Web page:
Most people believe they are good assessors of talent or judges of character. However, time after time experience has demonstrated that what is presented in the early honeymoon phase of a deal is not what you will get when push comes to shove.  Talent decisions often involve greater complexity than other acquisition decisions (e.g., products, markets, customers) yet are made with less rigor, discipline, and data. Our approach is to holistically assess a leader, the team dynamics, and at times, even the organization’s performance. This aids in understanding exactly what the risks of a deal are and what is going to be required to address those risks. We employ validated personality, derailer risks, and critical thinking assessments to quickly understand the profile of the leader (beyond their own potential self-awareness gaps that they may highlight in an interview). We then interview the leader 1:1 in a comprehensive leadership and organization interview, assessing individual capabilities through pointed behavioral questions as well as alignment and support for the strategy and investment. Within that interview, we talk to each of the leaders about their perspectives of each of their respective management team members- their strengths and development areas in scaling the company. This allows us to get a holistic view of the organization.

Additionally, in some due diligence assessments, we also survey the entire organization with our Organization Performance diagnostic through our exclusive partnership with Entromy. This allows us to gather data about the organization and employee base at the same time we are speaking 1:1 with the management team; answering key questions such as are employees empowered to make decisions or might things be stalled due to inefficient processes or hierarchy? Are employees able to be flexible in meeting customer needs? How do they view the management team? Are they engaged and producing at the pace needed to scale? By assessing the organization and culture early within the diligence phase, once the deal goes through the team is equipped to take swift action to capitalize on the strengths and address the opportunities.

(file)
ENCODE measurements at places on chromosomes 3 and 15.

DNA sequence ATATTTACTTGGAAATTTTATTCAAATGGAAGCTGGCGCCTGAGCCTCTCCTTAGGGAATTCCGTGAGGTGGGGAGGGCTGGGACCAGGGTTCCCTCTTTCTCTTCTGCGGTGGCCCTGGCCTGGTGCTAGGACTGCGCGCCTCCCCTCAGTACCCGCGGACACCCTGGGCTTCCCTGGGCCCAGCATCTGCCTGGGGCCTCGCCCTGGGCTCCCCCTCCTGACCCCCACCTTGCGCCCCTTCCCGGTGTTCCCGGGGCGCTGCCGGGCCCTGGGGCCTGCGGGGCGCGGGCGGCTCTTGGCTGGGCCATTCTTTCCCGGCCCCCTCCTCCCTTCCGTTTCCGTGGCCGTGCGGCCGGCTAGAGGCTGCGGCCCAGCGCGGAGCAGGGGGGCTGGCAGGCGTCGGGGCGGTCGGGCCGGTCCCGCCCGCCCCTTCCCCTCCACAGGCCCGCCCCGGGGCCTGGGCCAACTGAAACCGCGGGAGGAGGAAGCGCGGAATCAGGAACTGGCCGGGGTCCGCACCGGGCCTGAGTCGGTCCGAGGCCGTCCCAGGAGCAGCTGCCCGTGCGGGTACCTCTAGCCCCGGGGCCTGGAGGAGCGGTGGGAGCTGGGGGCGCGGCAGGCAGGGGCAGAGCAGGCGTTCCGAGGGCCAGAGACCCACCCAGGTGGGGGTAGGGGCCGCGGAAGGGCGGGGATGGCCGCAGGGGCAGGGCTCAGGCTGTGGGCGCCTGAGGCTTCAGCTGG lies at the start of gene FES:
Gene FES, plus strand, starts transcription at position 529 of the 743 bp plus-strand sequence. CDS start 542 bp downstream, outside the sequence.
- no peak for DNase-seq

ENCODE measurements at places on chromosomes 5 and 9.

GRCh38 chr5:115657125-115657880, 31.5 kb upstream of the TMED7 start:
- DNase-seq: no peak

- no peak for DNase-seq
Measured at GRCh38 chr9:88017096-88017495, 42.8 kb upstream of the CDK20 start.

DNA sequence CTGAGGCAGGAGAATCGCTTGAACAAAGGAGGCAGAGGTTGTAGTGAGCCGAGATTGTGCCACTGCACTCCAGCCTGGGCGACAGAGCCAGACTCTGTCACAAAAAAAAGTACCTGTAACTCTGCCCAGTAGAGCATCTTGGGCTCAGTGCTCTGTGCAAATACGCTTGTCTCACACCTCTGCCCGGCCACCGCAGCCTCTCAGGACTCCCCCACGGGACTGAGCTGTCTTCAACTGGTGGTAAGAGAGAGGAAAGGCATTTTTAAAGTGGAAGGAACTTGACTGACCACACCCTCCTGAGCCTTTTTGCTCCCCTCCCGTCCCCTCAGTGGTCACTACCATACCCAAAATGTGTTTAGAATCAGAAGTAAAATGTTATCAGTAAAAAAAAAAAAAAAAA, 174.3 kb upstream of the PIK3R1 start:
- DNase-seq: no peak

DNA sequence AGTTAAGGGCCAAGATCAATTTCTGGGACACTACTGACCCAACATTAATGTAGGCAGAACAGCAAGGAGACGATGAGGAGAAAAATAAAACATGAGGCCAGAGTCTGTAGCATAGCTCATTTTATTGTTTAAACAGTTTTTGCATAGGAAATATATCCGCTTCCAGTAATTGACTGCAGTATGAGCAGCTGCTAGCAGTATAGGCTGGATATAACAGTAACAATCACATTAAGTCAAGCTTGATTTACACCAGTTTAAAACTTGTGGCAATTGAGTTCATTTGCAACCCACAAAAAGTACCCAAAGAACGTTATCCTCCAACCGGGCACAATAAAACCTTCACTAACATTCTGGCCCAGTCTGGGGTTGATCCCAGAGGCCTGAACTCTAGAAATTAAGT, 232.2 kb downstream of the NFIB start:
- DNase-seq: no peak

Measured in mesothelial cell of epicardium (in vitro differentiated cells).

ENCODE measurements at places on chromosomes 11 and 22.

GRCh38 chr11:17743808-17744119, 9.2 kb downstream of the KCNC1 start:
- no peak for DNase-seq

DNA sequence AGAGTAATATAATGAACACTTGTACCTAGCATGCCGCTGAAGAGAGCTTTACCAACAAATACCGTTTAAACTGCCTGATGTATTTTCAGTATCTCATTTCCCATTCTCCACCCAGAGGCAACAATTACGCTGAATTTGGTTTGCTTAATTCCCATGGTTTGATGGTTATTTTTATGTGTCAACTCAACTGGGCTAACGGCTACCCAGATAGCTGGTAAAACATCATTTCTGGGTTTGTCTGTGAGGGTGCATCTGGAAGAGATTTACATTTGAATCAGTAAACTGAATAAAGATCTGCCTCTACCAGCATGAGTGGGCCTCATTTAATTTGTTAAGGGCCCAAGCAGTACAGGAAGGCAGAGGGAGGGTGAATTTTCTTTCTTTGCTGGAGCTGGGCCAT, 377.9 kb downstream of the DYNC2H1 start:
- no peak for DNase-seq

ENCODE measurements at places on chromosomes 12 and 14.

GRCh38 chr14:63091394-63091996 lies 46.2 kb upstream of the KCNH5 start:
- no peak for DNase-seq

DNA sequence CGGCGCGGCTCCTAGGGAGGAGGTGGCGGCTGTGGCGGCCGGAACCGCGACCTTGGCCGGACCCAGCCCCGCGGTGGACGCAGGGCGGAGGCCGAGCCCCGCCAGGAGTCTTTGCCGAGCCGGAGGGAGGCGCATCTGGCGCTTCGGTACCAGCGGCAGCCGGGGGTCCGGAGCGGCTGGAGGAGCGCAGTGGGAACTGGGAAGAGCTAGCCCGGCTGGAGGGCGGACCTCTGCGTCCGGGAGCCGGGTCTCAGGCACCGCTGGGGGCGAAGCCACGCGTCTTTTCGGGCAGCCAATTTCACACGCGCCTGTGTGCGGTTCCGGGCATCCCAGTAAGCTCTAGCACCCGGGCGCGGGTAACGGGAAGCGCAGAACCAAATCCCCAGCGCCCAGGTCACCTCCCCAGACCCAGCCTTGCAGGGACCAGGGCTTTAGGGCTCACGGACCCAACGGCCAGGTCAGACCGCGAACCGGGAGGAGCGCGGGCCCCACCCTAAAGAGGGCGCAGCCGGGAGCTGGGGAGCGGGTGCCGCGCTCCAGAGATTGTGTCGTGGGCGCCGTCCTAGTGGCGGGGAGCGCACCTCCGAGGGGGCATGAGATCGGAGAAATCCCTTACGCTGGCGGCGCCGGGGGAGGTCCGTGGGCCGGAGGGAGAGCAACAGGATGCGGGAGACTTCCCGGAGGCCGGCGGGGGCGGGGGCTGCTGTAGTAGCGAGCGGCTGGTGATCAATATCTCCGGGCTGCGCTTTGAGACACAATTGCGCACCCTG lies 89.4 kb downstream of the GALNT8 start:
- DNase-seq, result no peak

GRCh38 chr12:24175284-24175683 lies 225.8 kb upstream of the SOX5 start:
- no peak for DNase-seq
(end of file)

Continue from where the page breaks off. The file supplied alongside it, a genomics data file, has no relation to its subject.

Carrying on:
Thorough, focused, and rigorous evaluations of leaders and key human capital priorities early on ensure that the talent decisions are optimized to meet the current and future needs of the organization as it scales.  As all firms who engage in significant deal activity have learned over time, it is the people who most often make or break the success of the deal, not the business or operating model. The bad excuses companies give for not assessing talent due diligence just don’t cut it when time is of the essence to scale and grow a company.